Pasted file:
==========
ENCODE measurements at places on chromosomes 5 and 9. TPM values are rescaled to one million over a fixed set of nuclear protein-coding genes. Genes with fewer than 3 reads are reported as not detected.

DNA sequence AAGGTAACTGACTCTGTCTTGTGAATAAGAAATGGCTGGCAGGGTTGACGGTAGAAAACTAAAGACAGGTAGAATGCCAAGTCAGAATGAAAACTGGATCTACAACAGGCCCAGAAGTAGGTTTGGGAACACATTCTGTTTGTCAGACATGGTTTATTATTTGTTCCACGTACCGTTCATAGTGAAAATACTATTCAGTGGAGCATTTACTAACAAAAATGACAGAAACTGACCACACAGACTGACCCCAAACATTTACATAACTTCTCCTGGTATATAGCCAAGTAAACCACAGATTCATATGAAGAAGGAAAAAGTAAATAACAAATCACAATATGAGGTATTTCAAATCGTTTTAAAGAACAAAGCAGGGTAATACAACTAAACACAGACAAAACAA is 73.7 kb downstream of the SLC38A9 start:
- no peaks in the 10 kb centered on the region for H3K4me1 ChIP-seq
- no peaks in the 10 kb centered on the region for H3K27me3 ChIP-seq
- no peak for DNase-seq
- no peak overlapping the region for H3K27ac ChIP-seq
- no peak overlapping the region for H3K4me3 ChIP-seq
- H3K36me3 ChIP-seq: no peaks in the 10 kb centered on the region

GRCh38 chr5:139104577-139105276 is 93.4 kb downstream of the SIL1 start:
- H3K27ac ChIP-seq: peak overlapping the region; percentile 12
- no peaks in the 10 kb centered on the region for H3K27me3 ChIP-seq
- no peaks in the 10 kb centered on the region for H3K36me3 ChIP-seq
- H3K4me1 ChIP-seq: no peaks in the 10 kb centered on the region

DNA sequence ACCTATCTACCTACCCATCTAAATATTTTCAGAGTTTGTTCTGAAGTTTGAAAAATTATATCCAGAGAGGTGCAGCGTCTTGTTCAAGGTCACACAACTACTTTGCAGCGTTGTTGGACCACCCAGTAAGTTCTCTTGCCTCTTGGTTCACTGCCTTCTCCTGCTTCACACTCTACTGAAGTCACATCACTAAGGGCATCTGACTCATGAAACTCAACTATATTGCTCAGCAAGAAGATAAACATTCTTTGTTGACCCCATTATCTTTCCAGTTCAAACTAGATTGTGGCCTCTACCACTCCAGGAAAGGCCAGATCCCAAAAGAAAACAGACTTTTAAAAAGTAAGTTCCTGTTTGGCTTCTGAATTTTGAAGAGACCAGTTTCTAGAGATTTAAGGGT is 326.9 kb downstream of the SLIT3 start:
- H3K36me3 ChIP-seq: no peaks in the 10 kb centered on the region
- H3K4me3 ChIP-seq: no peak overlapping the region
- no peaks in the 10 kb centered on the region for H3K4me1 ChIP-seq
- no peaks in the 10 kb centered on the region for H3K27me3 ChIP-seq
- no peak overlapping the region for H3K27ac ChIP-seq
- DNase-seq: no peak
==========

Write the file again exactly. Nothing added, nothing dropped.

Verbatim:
ENCODE measurements at places on chromosomes 5 and 9. TPM values are rescaled to one million over a fixed set of nuclear protein-coding genes. Genes with fewer than 3 reads are reported as not detected.

DNA sequence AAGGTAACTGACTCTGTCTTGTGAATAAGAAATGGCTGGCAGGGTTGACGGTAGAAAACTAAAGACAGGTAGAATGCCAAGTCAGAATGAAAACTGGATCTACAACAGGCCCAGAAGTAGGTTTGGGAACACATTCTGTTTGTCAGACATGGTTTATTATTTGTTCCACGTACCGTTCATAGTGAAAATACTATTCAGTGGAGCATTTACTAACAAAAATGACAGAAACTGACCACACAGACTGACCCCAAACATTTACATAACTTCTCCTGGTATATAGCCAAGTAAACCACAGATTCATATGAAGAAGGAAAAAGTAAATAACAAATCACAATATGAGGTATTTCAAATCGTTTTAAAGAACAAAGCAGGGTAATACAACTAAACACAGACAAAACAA is 73.7 kb downstream of the SLC38A9 start:
- no peaks in the 10 kb centered on the region for H3K4me1 ChIP-seq
- no peaks in the 10 kb centered on the region for H3K27me3 ChIP-seq
- no peak for DNase-seq
- no peak overlapping the region for H3K27ac ChIP-seq
- no peak overlapping the region for H3K4me3 ChIP-seq
- H3K36me3 ChIP-seq: no peaks in the 10 kb centered on the region

GRCh38 chr5:139104577-139105276 is 93.4 kb downstream of the SIL1 start:
- H3K27ac ChIP-seq: peak overlapping the region; percentile 12
- no peaks in the 10 kb centered on the region for H3K27me3 ChIP-seq
- no peaks in the 10 kb centered on the region for H3K36me3 ChIP-seq
- H3K4me1 ChIP-seq: no peaks in the 10 kb centered on the region

DNA sequence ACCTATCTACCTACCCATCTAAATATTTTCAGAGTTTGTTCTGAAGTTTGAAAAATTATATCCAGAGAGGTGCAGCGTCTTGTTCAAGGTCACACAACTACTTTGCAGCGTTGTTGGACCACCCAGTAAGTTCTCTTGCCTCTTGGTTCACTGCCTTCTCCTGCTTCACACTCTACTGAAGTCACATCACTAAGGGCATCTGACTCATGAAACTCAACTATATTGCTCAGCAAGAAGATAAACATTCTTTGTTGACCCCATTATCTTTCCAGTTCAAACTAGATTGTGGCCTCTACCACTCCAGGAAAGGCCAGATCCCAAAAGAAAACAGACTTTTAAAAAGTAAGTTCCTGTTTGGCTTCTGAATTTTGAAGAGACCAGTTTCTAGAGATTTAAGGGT is 326.9 kb downstream of the SLIT3 start:
- H3K36me3 ChIP-seq: no peaks in the 10 kb centered on the region
- H3K4me3 ChIP-seq: no peak overlapping the region
- no peaks in the 10 kb centered on the region for H3K4me1 ChIP-seq
- no peaks in the 10 kb centered on the region for H3K27me3 ChIP-seq
- no peak overlapping the region for H3K27ac ChIP-seq
- DNase-seq: no peak